As part of efforts towards reducing the burden of Sickle Cell Disease (SCD) in Nigeria, a team of Nigerian researchers is set to soon commence the phase 2 clinical trials for a herbal medicine, Immunozin, currently in use for the management of SCD.
SCD is an inherited red blood cell disorder in which there is not enough healthy red blood cells to carry oxygen throughout the body. At the moment, there is no cure for most people with sickle cell anaemia. But treatments can relieve pain and help prevent complications associated with the disease.
In a statement made available to Pharmanews, Dr Bamboye M. Afolabi, a seasoned medical researcher with the World Health Organisation (WHO), disclosed that the trials, which will be led by an independent principal investigator, is to be conducted in six teaching hospitals across the country.
Afolabi, who was a member of the pilot study team, said they used a study population of adults and paediatrics with SCD at Kaduna State University Teaching Hospital, Kaduna City, Nigeria.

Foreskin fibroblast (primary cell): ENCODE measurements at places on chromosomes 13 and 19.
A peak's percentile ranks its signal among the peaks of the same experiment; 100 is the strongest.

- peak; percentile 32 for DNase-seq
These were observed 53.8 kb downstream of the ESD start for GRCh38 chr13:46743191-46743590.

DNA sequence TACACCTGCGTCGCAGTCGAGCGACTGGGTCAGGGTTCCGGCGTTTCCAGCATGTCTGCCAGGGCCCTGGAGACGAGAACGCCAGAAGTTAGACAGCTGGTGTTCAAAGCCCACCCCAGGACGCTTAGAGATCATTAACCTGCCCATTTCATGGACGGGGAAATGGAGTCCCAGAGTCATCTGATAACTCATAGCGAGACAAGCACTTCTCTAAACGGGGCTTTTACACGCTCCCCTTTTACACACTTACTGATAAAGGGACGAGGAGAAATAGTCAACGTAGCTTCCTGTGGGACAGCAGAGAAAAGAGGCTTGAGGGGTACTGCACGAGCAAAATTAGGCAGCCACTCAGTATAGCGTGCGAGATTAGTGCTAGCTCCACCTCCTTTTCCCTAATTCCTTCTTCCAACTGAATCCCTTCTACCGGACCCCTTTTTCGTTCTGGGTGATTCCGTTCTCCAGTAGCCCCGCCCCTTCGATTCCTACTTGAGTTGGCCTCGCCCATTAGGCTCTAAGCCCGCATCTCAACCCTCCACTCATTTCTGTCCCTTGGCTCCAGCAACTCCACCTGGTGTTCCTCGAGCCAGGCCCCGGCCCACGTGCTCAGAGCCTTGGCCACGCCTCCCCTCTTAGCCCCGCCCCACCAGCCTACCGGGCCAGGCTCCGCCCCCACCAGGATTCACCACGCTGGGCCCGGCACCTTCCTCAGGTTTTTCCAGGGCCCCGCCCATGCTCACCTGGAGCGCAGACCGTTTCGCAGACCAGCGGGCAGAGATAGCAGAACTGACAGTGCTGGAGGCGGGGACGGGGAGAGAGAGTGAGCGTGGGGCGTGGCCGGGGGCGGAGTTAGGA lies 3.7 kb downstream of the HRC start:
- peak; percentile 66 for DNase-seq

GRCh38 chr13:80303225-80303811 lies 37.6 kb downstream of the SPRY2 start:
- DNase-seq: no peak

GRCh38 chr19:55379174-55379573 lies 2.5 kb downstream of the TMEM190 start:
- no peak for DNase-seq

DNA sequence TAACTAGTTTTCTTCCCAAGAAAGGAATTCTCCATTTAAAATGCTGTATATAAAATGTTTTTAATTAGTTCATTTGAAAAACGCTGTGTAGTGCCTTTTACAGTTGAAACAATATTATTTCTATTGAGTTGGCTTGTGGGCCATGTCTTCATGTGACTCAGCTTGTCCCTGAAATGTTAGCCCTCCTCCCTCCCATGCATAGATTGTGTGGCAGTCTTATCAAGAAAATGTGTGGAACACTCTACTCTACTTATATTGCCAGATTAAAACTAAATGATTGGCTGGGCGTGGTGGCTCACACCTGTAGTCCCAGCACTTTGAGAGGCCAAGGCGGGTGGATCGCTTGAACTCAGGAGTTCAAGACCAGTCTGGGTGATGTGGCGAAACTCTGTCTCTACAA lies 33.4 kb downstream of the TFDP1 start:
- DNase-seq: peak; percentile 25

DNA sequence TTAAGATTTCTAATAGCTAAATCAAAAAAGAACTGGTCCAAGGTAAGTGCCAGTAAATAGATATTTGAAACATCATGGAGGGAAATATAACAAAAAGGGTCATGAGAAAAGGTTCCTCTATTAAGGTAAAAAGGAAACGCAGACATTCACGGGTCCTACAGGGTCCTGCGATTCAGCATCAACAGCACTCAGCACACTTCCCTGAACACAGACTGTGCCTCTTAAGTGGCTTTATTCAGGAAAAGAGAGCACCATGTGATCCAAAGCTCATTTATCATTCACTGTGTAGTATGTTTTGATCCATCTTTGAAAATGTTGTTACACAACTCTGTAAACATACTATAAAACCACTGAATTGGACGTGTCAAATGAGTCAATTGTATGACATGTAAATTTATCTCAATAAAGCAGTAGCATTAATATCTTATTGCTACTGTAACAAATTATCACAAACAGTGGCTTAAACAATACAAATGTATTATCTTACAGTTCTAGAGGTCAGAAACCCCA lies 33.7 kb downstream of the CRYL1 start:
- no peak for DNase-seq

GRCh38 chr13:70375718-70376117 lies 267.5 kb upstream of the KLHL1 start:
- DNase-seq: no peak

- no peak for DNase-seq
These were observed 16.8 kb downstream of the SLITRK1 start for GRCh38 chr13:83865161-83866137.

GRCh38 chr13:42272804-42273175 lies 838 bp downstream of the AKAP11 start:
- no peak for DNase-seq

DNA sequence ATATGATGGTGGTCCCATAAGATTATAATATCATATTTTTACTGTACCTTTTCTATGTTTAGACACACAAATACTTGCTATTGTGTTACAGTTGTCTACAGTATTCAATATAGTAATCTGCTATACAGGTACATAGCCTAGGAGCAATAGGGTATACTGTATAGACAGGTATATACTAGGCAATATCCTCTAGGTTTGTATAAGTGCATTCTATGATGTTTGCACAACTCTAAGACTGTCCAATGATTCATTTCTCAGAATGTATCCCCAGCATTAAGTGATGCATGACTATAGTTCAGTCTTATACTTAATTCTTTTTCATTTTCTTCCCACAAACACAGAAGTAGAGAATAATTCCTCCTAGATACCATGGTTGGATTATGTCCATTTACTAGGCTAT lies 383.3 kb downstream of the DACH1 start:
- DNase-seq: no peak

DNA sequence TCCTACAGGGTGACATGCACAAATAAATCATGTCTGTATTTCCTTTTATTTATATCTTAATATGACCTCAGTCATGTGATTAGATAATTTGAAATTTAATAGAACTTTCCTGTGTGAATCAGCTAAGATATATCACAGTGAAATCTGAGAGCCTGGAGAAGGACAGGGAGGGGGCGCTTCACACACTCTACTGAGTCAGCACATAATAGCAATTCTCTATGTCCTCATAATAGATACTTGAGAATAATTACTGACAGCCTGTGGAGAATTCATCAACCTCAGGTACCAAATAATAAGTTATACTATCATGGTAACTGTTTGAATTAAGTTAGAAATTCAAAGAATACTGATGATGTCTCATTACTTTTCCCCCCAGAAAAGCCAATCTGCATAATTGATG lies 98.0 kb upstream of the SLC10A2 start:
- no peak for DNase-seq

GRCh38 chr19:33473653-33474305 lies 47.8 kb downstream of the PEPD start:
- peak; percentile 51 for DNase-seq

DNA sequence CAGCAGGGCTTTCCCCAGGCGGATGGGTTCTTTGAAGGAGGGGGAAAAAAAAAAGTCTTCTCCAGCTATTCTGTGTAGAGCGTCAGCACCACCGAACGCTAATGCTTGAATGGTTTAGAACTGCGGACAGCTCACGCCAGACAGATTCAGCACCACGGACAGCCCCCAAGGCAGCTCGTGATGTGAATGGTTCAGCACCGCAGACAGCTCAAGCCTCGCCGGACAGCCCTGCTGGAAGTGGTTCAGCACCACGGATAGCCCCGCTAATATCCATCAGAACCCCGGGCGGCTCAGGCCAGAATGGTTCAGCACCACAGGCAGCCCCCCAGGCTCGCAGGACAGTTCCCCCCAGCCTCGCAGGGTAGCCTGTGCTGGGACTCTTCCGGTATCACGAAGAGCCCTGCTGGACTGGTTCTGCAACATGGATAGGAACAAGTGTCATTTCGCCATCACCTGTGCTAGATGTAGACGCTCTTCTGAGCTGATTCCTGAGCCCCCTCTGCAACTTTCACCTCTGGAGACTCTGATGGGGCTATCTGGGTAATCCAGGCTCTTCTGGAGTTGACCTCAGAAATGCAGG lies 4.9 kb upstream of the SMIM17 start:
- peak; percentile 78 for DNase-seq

Speaking further on the planned trials, Managing Director, Rahma Nutraceutical Concepts Limited, Pharm. Umar Ndagi, said the company is currently seeking approvals from the relevant Institutional Health Review Ethics Committees (IHRECs) for the approval of the study protocols, as the studies are scheduled to begin by the last quarter of the year 2022.
He described the herbal medicine as an immune booster and vitality promoter, developed 20 years ago for boosting CD4 count, diminish viral load in HIV patients and improve symptoms of hair loss, vaginal and mouth thrush, skin rashes and breakages and other common symptoms associated with HIV/AIDS.
“During this time, doctors and other medical professionals reported the significant benefits observed when Immunozin was used for sickle cell management, ensuring that greater attention was channeled by the manufacturer to sickle cell therapy by conducting a phase I clinical trial”, Ndagi stated.
Previous publications on the study by Dr Afolabi had also shown that Immunozin did indeed confer a significant reduction in the proportion of patients with fatigue, acute bone pain and acute chest syndrome (ACS). He noted, however, that a larger clinical study would be required and that it would be too early to opine on a mechanism of action.
Different journals have also published findings from the pilot study, including Journal of Research in Medical Science (2020 Vol 5 Issue 1), London Journal of Medical and Health Research (2021 Vol 21 Issue 2) and the Biomedical and Translational Research Journal (2021; 1(2):1-25).